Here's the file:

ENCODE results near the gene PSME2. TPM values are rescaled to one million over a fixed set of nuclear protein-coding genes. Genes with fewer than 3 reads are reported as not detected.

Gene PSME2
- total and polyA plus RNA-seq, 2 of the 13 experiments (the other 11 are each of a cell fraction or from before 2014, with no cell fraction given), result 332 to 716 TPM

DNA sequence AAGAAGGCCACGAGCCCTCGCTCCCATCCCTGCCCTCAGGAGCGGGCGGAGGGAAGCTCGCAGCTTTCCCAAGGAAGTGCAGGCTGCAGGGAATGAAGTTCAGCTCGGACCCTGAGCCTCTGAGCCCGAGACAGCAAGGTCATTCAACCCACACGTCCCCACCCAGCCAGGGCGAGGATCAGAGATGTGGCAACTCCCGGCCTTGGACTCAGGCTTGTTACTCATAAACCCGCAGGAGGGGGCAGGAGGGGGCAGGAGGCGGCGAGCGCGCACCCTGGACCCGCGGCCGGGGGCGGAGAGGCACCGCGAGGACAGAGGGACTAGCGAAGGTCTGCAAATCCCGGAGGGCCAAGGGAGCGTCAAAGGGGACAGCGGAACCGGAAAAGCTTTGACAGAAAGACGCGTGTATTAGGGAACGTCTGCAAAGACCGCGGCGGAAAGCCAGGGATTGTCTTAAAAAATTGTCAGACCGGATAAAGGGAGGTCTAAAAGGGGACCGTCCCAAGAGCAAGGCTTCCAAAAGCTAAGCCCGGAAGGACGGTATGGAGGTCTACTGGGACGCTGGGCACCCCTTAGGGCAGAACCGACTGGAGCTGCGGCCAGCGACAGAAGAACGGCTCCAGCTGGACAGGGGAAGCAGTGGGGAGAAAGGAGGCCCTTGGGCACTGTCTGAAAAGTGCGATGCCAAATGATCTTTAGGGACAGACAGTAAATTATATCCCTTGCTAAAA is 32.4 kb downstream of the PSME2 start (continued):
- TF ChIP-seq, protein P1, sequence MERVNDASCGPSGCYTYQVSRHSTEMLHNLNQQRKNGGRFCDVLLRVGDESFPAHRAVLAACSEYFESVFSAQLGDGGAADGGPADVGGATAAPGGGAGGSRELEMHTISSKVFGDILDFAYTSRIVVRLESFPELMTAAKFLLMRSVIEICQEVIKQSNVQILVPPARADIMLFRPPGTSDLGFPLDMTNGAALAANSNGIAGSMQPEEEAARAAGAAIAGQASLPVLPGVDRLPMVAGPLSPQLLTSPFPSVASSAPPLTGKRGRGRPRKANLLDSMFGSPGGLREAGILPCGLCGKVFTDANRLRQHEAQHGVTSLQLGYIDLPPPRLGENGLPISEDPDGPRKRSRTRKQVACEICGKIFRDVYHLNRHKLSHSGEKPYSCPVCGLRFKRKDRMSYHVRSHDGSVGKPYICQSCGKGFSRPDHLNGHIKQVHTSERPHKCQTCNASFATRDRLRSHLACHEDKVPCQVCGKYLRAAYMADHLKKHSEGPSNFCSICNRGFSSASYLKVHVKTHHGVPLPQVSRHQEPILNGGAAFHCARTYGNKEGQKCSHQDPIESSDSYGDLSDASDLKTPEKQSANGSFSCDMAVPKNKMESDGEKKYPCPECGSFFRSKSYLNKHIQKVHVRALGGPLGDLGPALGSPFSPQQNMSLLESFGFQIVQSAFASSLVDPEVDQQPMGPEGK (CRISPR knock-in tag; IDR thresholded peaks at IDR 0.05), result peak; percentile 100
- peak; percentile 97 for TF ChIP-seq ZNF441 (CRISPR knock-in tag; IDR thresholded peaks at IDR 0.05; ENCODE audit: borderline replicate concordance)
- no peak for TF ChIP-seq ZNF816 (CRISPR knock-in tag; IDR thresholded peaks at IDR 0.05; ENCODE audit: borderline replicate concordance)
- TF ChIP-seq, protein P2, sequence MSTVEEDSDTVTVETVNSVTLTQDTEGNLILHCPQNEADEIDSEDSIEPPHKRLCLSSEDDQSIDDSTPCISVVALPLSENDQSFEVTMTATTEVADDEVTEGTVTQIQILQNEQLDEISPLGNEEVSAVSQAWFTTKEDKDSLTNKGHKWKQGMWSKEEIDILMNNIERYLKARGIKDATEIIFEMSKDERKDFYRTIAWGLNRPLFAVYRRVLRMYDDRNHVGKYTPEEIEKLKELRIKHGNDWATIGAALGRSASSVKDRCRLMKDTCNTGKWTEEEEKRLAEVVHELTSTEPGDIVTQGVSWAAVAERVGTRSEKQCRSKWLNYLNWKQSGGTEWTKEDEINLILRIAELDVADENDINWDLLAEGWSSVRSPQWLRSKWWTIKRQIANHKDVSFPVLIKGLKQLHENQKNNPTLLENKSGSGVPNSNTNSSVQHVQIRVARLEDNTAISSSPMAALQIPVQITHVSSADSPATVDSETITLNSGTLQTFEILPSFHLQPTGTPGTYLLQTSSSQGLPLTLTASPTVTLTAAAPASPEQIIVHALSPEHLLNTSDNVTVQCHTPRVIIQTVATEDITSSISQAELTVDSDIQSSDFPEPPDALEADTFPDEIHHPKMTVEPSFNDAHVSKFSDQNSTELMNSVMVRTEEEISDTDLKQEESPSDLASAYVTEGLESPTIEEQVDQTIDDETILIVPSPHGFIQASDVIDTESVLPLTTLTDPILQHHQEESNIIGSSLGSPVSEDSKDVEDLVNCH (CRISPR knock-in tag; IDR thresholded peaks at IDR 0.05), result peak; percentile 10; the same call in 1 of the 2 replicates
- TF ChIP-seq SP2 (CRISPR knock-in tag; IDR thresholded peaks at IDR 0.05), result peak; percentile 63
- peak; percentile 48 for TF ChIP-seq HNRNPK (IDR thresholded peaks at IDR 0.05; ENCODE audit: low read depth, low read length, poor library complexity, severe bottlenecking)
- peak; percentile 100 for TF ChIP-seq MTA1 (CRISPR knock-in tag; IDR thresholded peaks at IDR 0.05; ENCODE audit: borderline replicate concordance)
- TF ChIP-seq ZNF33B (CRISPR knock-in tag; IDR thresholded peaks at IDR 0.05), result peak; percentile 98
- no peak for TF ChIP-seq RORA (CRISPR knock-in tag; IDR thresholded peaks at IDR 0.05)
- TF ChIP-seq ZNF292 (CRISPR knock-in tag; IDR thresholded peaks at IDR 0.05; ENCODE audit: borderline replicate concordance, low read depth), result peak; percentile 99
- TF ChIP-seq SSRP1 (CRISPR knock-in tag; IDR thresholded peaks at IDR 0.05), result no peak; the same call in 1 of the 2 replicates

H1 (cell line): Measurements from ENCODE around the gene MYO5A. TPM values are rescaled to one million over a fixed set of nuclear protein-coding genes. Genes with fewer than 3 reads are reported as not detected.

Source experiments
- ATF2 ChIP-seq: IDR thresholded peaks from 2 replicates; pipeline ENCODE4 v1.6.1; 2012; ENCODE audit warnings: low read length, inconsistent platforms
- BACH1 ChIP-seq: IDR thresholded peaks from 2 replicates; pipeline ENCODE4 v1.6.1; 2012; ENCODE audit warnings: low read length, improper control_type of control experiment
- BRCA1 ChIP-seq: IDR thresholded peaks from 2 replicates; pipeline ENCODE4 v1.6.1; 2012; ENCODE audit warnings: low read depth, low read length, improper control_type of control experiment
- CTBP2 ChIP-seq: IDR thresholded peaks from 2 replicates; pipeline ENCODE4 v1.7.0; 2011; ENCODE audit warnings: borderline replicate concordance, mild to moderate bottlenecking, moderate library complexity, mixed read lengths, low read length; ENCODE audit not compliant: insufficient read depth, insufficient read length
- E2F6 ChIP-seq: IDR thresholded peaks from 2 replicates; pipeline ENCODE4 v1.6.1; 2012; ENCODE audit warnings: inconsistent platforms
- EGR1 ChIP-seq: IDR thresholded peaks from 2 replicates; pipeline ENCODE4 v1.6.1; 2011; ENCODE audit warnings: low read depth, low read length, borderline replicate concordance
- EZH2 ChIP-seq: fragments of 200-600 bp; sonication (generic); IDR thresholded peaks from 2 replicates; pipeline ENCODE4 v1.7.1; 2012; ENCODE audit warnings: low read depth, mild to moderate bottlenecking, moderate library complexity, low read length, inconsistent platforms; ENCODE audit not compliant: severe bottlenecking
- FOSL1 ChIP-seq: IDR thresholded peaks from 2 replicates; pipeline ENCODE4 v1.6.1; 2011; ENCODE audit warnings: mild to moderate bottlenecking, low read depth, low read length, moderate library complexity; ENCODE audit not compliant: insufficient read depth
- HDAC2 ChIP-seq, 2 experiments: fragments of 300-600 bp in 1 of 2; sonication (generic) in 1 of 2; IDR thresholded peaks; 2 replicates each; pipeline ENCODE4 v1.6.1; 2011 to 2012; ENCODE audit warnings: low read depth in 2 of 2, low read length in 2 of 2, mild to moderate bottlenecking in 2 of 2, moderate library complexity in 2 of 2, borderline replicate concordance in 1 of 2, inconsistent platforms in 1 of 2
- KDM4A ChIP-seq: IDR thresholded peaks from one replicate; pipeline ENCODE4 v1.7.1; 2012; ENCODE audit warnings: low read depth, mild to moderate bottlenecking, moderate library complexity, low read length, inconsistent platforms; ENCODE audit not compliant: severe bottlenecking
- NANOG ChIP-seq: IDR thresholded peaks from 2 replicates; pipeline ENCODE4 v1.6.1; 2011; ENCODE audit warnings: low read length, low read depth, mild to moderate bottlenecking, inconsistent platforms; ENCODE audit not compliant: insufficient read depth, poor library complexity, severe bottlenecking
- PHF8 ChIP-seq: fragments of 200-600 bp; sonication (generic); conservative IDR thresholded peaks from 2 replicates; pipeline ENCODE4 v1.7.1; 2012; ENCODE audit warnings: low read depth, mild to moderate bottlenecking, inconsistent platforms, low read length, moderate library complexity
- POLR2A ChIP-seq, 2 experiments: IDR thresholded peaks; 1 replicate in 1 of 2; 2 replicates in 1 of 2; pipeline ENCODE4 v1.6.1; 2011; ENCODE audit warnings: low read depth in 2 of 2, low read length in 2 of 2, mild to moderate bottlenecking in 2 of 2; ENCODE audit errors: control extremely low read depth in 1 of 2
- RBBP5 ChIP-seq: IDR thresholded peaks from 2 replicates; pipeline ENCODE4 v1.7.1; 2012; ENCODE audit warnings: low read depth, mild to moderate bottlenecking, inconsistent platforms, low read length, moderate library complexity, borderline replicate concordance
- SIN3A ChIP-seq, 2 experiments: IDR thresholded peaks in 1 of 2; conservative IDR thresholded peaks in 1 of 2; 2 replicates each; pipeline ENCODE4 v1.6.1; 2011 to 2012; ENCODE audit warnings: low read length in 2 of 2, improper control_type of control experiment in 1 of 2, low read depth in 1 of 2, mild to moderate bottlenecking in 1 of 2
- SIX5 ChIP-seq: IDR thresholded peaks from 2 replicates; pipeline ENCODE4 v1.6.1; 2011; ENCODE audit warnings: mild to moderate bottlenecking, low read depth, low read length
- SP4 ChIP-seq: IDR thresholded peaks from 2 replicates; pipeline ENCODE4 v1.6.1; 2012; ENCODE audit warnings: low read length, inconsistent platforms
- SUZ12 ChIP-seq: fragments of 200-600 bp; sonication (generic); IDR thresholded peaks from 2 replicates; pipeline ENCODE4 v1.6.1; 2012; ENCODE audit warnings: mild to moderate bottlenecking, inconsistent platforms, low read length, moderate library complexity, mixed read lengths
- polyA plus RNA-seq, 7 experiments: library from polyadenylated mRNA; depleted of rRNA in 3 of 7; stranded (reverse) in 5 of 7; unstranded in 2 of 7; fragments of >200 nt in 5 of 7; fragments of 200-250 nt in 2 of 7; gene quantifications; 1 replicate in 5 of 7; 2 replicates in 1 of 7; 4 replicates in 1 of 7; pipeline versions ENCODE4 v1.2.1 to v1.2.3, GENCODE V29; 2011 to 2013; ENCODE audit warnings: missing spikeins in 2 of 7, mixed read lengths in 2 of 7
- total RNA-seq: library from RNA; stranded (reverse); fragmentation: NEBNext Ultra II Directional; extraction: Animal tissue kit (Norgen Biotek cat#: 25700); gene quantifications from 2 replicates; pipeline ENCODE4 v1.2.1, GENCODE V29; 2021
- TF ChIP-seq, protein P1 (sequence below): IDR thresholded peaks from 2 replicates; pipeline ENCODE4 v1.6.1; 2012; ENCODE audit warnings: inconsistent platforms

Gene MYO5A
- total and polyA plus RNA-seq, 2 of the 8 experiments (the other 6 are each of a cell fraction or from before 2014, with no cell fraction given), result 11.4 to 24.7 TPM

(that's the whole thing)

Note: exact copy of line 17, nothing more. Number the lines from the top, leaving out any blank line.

Source experiments